Last night’s bill of fare offered four local bands – at least one of which I had, disgracefully, never seen before (I’ve almost seen them several times but that really doesn’t count).  They covered a diverse range of musical styles but happily the audience seemed to be there to enjoy themselves and there was a really great atmosphere.  A ‘good’ audience can really help to make a gig a night to remember, it’s a real boost if they are an active part of the experience rather merely being physically present (in which role they could be replaced by a similar number of cardboard cut-outs or a single matte painting).  I had an absolute ball and even, egged on by Route2Roots (the last band), ‘danced’ to the last of the songs (and not just as an excuse to stretch my legs – though I’ll admit that did act as a spur).  Only one of the bands played a Christmas song and Wild Front‘s rendition of We Three Kings was one of the best, and most haunting, I have heard in many years.  It also marked the third time I’d seen their lead singer perform in the last ten days: though I wish to make clear that I am not stalking the poor chap, it is purely a coincidence.

There will likely be more music with at least a nod to the season over the next couple of weeks and there will definitely be more dancing as I am at a ceilidh on Saturday.  However, for now I really ought to return to putting some festive preparation into my own life or Tuesday week will find me playing the role of a woeful, modern-day Æthelred.  As I wave adieu this wordy procrastination, I shall leave the explanation of my choice of title as an exercise for the reader: it is not just at gigs that the audience should be an active participant!

A new banking crisis?

It is, of course, well known that bankers are unpopular with very many people.  This is based on their misdeeds over much of the last decade – misdeeds which I suspect continue little hindered by contrition or conscience – where they gambled with enormous sums of other people’s money and (largely) lost.  I think the fact that many were paid huge bonuses to lose their employers vast sums of money (as it rather soon transpired) which may be more galling to the general public.  Away from banking (and a few other privileged sectors of the economy), large bonuses are not forthcoming however much of your employer’s money you try (or even manage) to lose (unless one considers a P45 a bonus).

Still, I am not here to convince you to transfer your money from the bank to your mattress – particularly if you happen to be a princess: that way lies chronic insomnia.  Though, having said that, if one were to place one’s trust in the Slumberland Savings Bank then you could only ever lose the money entrusted to their care – whether that loss be as a result of fire, theft or third party (the third party does seem to be so much more dangerous than the second or fourth – if only there were some way to bypass it altogether).  This contrasts with the financial services sector which, by the miracle of derivatives trading, can lose many times the amount of money which would otherwise languish beneath one’s sleeping form.  So, perhaps my mattress idea is not quite as foolish as it might have first appeared – and the beleaguered Spanish economy could well benefit from wealthy old lags retiring to enjoy its coastal sunshine.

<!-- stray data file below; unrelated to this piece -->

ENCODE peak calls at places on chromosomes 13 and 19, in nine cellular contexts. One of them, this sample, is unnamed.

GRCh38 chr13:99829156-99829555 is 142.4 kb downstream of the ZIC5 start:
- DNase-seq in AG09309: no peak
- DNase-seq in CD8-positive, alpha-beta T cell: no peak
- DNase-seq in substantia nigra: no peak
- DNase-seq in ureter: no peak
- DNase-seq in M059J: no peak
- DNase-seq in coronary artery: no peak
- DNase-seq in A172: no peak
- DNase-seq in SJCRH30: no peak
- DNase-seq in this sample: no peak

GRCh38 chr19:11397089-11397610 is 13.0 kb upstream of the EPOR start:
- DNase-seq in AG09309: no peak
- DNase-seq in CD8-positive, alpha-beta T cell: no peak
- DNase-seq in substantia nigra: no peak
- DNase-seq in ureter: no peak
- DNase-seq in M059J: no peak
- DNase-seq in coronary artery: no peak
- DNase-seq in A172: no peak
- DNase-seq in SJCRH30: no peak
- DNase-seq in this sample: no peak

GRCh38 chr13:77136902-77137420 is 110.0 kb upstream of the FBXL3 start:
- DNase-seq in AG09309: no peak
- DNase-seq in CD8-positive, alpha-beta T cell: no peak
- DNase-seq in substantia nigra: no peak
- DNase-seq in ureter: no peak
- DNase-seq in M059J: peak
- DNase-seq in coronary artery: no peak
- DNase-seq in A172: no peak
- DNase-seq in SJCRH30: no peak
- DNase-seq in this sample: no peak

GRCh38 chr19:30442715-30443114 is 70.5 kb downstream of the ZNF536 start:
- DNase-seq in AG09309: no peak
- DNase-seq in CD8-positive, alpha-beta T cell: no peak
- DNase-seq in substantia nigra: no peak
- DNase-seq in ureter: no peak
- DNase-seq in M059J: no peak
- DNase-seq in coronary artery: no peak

Which, circuitous route, brings me to my actual point.  Whilst it is well known that much of humanity despises bankers, I begin to think this might have spread to the super-natural realm.  I fear Mother Nature (Gaia, if you will) or perhaps All Mighty Zeus has been offended by their antics and is (quite literally) raining down ineffective retribution upon them.

In recent years, it has become widely believed that bad weather inevitably accompanies a bank holiday – those official days off which the State so generously grants to some of us.  I will leave it as an exercise to the reader to check whether this is actually the case, or merely the result of biased human perception and memory.  Today, I found myself wondering whether this was also the case in the days when such holidays were still more closely linked to a formal religious occasion.

As the day began, I left Scotland – where it was (and still is) a normal working day – and the sun beamed down on my upturned apple cheeks.  However, as I headed south through the country I entered England – where today is a bank holiday – and the sun vanished to be replaced by continuous rain.  The evidence of the previous couple of weeks suggests that Scotland does not generally have such a favoured-nation status with those numinous forces which control our weather – so I conclude that there was something special about today.  I may be seeing causation where only correlation exists, but I posit that the supernatural world has sent rain to England to dampen the spirits of bankers on their day-off.  Sadly, this no doubt well-intentioned attempt to deliver a little divine retribution has generated rather a lot of collateral damage to the plans and happiness of the majority (non-banker) population of England (ironically, much like the banking crisis itself).  Is it wrong to yearn for those ancient days when angry gods were much more focused in their choice of delivery mechanism, viz the thunderbolt?  Is it time to rename our State holidays after some less offensive profession?  Nurse or Fireman holidays, perhaps?  Just an idea, but surely worth a try…